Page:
Does Obama understand what he\’s talking about?

I\’m really not sure he does you know:

The president then made the conceptual leap from an innovative plant in rural Florida to a bold new landscape of energy for all of America. “We can imagine the day,” he said, “when you’ll be able to charge the battery on your plug-in hybrid car at night, because your smart meter reminded you that nighttime electricity is cheapest. In the daytime, when the sun is at its strongest, solar panels like these and electricity stored in car batteries will be able to power the grid with affordable, emission-free energy.

For, of course, if we\’re going to power the grid with electricity from solar cells then electricity will be cheaper in the daytime. We\’ll be draining those car batteries at night rather than charging them…..

13 comments on “Does Obama understand what he\’s talking about?

  1. Surely the price consumers pay will reflect the level of demand, which may be lower at night, regardless of the costs of production?

  2. Judge is right – although if there’s a sharp distinction between day and night costs of production, it’s not obvious whether demand side considerations will be powerful enough.

    Depends on available energy storage tech, I guess.

    Tim adds: In the model being discussed those car batteries *are* the storage technology.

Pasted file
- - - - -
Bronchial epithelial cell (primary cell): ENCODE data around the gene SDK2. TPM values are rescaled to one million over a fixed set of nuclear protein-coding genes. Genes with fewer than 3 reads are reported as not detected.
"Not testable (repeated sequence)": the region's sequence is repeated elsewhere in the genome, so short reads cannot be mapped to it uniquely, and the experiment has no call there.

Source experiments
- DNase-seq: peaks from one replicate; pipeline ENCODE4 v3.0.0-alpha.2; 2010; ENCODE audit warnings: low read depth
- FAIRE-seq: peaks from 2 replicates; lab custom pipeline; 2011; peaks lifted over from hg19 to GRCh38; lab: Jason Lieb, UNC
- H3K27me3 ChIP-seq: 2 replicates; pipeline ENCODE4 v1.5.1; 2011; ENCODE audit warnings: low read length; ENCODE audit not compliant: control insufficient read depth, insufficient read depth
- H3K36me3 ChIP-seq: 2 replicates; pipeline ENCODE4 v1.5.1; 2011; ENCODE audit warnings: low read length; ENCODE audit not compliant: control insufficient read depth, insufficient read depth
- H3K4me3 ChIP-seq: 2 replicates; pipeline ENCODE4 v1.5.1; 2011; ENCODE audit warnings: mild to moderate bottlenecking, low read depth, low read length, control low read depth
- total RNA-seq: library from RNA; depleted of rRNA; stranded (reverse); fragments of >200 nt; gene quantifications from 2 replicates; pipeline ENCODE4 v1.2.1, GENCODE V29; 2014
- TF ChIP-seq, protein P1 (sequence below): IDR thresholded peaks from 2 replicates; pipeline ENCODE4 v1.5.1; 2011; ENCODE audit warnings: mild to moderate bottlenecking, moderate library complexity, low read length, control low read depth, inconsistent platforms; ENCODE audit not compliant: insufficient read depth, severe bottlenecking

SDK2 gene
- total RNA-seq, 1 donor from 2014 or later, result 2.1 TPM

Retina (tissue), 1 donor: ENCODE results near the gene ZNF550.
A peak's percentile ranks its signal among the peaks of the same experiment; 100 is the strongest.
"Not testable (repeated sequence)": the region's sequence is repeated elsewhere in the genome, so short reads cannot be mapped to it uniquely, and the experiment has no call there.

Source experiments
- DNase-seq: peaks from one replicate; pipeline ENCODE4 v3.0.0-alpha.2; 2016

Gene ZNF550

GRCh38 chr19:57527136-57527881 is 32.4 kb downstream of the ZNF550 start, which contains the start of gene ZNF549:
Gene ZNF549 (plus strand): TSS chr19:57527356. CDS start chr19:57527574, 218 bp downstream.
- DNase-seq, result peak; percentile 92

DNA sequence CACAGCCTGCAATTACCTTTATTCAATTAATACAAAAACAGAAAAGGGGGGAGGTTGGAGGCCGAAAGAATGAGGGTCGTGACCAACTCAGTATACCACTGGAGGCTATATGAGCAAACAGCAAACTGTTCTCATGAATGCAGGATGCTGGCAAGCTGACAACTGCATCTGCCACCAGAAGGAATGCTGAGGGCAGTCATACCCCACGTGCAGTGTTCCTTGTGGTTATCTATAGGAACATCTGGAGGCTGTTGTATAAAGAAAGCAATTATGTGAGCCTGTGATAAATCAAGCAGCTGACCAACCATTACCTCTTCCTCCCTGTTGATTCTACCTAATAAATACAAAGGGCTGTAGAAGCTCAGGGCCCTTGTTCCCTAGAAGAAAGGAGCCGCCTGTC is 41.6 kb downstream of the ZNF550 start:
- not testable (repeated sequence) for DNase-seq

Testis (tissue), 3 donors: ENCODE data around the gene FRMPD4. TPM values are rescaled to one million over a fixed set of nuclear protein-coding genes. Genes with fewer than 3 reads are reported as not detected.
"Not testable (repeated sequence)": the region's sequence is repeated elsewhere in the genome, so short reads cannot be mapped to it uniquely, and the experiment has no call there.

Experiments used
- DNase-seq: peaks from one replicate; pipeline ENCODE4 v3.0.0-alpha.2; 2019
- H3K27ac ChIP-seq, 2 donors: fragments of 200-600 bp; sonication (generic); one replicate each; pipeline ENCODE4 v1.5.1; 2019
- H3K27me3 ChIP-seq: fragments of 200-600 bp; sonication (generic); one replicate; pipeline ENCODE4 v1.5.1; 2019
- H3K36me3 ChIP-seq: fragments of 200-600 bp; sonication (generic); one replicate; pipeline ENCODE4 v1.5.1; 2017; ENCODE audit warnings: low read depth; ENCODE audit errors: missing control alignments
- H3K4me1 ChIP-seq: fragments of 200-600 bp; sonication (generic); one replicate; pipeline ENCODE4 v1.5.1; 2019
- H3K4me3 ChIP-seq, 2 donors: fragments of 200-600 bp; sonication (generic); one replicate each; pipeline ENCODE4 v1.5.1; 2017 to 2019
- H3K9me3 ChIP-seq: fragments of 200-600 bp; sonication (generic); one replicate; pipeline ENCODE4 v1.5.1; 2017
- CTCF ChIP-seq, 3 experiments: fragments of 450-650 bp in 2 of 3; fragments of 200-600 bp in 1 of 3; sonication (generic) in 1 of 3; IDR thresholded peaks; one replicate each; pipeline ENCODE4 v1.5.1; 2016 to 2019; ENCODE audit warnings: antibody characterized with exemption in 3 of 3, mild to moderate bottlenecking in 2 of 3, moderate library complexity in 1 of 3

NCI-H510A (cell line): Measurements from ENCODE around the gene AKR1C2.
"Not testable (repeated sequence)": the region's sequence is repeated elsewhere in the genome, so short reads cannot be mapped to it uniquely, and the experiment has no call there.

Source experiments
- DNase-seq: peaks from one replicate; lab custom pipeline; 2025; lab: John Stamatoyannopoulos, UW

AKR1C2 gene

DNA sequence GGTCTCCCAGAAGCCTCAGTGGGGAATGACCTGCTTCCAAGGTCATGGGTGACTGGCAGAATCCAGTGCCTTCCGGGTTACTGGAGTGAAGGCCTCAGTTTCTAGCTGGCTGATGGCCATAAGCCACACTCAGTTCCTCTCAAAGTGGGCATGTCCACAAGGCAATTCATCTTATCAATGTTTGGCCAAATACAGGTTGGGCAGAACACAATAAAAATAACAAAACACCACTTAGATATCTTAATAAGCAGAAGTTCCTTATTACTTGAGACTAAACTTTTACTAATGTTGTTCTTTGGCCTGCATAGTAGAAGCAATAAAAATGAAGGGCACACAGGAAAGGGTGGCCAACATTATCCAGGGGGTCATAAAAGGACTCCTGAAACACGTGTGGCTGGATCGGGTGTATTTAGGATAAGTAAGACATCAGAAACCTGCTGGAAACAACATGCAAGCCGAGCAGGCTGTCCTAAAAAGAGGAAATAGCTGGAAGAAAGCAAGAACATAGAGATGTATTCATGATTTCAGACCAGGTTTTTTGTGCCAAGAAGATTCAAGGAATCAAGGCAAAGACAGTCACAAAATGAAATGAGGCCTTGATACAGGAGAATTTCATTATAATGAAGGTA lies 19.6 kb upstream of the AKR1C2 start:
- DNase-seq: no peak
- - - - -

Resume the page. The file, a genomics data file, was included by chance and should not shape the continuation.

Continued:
3. yes, of course, I’m not thinking … demand patterns will shift, Obama is wrong, I think, to be saying nighttime elec will be cheaper.

  4. Blasphemers remember: Obama is never wrong.

    Besides, we’re going to be working day and night to pay for our new, improved health care. That will certainly shift demand patterns in and of itself.

  5. Dennis Remember rule Number one, Incentives matter.

    Government Healthcare incentivises people not to worry about looking after their own health.

    This obviously means that this will improve the health of the nation.

  6. electricity stored in car batteries will be able to power the grid with affordable, emission-free energy

    I must be missing something here. Why on earth would I want the grid to take energy from my car battery during the day? If it is a cloudy day with little wind, will I find my battery is flat at 6.00pm when it is time to go home?

    Also, I charge the car at home, so I pay for the electricity. I plug my car in at work (or on the street somewhere) and the grid takes the electricity back. How do I get paid? And at what rate? Equal to what I paid last night? 2x? 100x?

  7. “I must be missing something here. Why on earth would I want the grid to take energy from my car battery during the day?”

    To punish you for the sin of owning a car in the first place, naturally!

  8. It’s ‘vehicle-to-grid’. It’s not utter madness, as managing electricty generation and consumption is poorly done at the moment. But it’s some way off.

    http://en.wikipedia.org/wiki/Vehicle-to-grid

    Tim adds: Please note that I’ve not said it’s madness, just that it would reverse the day/night peak/low demand, thus making Obama’s statement untrue.

  9. Isn’t this just a variation of what Denmark is proposing/attempting to do? I’m all for letting them spend the $ to create the infrastructure and finding out if it works first 😉

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